Wednesday, December 23, 2009

Will The Braves Glaus Over First Base?

A day after acquiring Melky Cabrera from the New York Yankees, the Atlanta Braves are on the verge of adding power hitting veteran Troy Glaus to their lineup pending a physical. If he passes the physical, the Braves will pay Glaus $2 million in 2010.

The Braves are taking a gamble on two fronts. First, Glaus missed nearly the entire 2009 season with a shoulder injury. He played in only 14 games with the St. Louis Cardinals and struggled at the plate. In 29 at bats, he collected only five hits for a .172 batting average. Second, the Braves are looking to him to play first base where he has limited experience. Glaus is a third baseman but the presence of Chipper Jones makes that move out of the question unless Jones gets hurt (which at this stage of his career is quite likely.)

I do understand why the Braves signed Glaus. Their lineup is stacked with lefthanded hitters. Jones and the newly acquired Cabrera are switch hitters but generally generate most of their power on the left hand side of the plate. Glaus is a bonafide right handed power hitter who has 30 or more home runs in a season five times in his MLB career. It has a career that has featured with the Anaheim Angels (where he was the 2002 World Series MVP), Arizona Diamondbacks and the Toronto Blue Jays before coming to the Cardinals in a trade for Scott Rolen prior to the 2008 season.

The Braves need a big bopper. Catcher Brian McCann was the only Brave who hit more than 20 home runs in 2009. However, this is a little deceptive. Glaus is replacing Adam LaRoche who spent 2009 with the Pittsburgh Pirates and a week with the Boston Red Sox before rejoining the Braves on July 31st. If you compile LaRoche's numbers from 2009 he hit .277 with 25 home runs and 83 RBI. LaRoche has hit 20 or more home runs each of the last five seasons. His career high of 32 came in 2006 during his first stint with the Braves. It is reasonable to assume that if LaRoche were to play a full season with the Braves he would put up those kind of numbers again. Unlike Glaus, LaRoche is a known quantity at first base.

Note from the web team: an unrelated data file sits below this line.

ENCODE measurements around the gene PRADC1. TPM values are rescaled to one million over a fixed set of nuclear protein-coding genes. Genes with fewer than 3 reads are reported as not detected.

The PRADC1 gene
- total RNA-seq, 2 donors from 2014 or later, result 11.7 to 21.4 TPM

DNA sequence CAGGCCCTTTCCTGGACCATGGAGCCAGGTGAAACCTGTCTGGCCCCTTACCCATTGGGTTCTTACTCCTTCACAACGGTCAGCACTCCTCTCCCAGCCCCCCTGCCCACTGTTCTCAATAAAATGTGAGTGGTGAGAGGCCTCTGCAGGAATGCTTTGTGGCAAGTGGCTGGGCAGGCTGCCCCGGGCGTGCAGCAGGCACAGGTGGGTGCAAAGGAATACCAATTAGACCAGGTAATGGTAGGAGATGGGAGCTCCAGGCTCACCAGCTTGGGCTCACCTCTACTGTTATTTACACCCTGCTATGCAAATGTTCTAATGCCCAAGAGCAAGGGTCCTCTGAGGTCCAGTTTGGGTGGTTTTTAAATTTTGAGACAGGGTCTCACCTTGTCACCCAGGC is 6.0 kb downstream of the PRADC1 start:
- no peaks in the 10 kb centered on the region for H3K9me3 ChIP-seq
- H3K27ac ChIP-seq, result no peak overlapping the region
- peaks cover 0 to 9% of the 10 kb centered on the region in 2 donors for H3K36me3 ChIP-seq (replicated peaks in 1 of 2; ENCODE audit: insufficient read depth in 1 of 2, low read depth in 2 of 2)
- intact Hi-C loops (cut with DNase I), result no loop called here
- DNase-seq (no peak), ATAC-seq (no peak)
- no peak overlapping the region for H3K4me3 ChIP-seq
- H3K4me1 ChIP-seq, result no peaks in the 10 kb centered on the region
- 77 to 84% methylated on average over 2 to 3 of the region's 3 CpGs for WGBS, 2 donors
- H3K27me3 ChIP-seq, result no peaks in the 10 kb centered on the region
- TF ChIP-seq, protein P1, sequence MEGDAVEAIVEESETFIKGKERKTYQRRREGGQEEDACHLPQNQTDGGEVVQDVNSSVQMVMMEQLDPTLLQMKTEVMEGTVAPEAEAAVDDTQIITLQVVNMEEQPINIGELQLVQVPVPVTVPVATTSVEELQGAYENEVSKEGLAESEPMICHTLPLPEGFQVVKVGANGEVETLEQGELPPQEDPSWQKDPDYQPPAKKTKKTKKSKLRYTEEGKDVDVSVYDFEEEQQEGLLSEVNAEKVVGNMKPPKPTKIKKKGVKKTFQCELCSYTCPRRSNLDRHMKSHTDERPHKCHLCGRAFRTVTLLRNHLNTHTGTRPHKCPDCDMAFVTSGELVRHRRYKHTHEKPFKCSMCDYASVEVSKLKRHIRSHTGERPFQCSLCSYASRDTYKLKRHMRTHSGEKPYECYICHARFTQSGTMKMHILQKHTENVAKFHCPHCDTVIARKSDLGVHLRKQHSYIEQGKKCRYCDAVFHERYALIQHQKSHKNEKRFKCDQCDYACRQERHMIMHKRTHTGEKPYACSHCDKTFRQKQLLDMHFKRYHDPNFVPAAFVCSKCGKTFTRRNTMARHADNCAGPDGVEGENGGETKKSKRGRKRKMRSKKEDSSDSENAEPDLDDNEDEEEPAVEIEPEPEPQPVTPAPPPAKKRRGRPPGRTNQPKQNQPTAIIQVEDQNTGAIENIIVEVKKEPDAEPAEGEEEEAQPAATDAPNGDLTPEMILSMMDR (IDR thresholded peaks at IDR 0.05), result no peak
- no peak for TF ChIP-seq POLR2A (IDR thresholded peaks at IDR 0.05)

But the Braves didn't want to meet LaRoche's contractual demands so he is a free agent. The San Francisco Giants have not made any significant offseason moves. Given their weak offense they sorely need to if they expect to make a bid for the NL West or Wildcard in 2010. Adding LaRoche would be a big first step in providing protection for Pablo Sandoval in the middle of the lineup.

Of course, if the Giants were to sign LaRoche that would mean keep Sandoval at third base. If the Giants are keen to move Sandoval to first then Adrian Beltre would be an ideal fit for the Giants. If the San Diego Padres end up moving Adrian Gonzalez then LaRoche could be an option for them. However, he would have some very big shoes to fill both on and off the field.

Getting back to the Braves they are a team I am following with great curiosity in 2010. This coming season will be Bobby Cox's last as manager. I'm sure the Braves (especially Chipper Jones who has played his entire career with Cox as his only manager) want him to go out on a high note. Their strong starting rotation (even without Javier Vazquez) does make them a viable NL Wild Card contender and could give the Philadelphia Phillies a run for their money in the NL East. I like the additions of Billy Wagner and Takashi Saito to the bullpen but I think the jury is out on both Cabrera and Glaus for the time being.

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